Why Doctors Miss Colon Cancer
March 17, 2007
The rate of undiagnosed colorectal cancers in patients undergoing colonoscopy is influenced both by where the screening procedure takes place and by who is performing the exam.
A colonoscopy involves the insertion of a lighted tube with a small camera into the bowel. It is used to visually detect colorectal cancer and precancerous polyps.
Cancers are more likely to be missed when the colonoscopy is performed in an office setting, and also more likely to go unnoticed when the procedure is conducted by an internist or family physician rather than a specialist.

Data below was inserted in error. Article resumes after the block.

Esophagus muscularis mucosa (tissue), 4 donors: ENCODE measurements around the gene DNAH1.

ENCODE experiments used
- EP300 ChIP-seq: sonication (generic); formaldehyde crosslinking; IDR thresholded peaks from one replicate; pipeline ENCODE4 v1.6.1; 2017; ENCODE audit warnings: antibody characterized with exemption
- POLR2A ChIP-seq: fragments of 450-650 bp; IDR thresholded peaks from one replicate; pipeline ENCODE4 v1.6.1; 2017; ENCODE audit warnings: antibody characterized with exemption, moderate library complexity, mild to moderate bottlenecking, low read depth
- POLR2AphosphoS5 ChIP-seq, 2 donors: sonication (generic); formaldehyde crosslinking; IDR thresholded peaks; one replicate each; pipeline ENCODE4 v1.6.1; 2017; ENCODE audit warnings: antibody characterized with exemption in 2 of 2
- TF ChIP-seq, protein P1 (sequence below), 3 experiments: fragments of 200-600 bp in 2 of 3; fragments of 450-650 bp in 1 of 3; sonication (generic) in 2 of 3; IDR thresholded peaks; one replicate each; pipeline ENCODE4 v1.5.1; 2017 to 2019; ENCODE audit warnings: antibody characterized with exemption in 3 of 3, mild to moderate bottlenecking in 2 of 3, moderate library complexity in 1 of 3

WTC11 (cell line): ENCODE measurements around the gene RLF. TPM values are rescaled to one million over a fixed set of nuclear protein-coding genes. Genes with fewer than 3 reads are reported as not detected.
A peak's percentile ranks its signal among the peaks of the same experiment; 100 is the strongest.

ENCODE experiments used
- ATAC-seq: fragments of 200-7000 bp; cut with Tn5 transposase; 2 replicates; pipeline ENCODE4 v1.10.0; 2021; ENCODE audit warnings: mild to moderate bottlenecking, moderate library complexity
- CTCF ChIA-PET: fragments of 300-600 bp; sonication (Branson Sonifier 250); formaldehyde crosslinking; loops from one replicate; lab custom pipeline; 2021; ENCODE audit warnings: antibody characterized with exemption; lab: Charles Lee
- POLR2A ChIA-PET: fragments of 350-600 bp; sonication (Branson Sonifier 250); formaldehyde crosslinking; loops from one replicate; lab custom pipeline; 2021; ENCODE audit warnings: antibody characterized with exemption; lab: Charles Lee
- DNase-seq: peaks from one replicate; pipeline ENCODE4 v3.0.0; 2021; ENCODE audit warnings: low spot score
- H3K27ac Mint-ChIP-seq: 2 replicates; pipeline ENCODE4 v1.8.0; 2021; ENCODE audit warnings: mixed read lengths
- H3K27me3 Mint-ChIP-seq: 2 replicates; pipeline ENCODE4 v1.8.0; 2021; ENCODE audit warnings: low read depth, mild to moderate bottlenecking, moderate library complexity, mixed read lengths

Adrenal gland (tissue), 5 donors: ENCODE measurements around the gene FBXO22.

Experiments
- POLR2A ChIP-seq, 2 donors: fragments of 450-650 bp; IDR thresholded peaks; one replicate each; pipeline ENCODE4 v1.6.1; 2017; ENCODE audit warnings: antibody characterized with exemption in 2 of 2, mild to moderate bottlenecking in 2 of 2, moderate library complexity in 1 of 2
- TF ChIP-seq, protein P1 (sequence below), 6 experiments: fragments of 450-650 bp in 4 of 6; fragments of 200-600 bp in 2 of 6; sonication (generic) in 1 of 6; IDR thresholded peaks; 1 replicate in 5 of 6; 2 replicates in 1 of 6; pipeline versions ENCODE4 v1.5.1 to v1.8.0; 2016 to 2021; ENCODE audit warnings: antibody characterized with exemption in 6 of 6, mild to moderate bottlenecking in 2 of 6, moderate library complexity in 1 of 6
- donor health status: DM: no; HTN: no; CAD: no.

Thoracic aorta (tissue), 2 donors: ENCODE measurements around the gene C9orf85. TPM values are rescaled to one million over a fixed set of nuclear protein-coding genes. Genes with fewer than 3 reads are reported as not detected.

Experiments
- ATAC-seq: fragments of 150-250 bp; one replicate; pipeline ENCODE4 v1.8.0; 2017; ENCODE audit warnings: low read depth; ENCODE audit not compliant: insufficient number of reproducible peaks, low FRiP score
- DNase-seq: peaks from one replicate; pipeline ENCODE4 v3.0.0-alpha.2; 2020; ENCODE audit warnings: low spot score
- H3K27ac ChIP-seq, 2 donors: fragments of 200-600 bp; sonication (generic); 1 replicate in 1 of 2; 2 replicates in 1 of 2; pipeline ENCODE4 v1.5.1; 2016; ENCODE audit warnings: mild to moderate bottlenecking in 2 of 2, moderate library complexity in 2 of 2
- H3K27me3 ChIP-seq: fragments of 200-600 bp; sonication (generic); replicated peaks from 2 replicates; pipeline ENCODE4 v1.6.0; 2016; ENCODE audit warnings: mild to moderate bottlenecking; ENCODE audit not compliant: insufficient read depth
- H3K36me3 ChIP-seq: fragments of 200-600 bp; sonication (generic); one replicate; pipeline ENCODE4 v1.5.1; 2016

An office procedure, as opposed to one conducted in a hospital setting, tripled the risk of missed colorectal cancers in men and doubled the risk in women. Family physicians and internists were 77 percent more likely than gastroenterologists to miss the cancer in men and 85 percent more likely to miss it in women.